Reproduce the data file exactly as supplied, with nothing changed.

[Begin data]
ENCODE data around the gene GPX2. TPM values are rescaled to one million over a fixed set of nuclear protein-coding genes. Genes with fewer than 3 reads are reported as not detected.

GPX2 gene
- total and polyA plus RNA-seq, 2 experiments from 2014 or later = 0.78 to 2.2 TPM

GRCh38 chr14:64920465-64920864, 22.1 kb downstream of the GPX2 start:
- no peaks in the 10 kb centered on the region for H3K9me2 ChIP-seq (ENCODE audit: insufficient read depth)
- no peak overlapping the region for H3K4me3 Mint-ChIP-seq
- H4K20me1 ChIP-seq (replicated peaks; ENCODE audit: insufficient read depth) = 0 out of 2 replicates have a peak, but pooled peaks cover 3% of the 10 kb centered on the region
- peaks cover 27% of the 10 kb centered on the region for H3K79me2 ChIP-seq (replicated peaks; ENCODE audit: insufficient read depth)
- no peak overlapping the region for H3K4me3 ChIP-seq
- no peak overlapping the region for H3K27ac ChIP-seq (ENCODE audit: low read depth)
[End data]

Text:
ENCODE data around the gene GPX2. TPM values are rescaled to one million over a fixed set of nuclear protein-coding genes. Genes with fewer than 3 reads are reported as not detected.

GPX2 gene
- total and polyA plus RNA-seq, 2 experiments from 2014 or later = 0.78 to 2.2 TPM

GRCh38 chr14:64920465-64920864, 22.1 kb downstream of the GPX2 start:
- no peaks in the 10 kb centered on the region for H3K9me2 ChIP-seq (ENCODE audit: insufficient read depth)
- no peak overlapping the region for H3K4me3 Mint-ChIP-seq
- H4K20me1 ChIP-seq (replicated peaks; ENCODE audit: insufficient read depth) = 0 out of 2 replicates have a peak, but pooled peaks cover 3% of the 10 kb centered on the region
- peaks cover 27% of the 10 kb centered on the region for H3K79me2 ChIP-seq (replicated peaks; ENCODE audit: insufficient read depth)
- no peak overlapping the region for H3K4me3 ChIP-seq
- no peak overlapping the region for H3K27ac ChIP-seq (ENCODE audit: low read depth)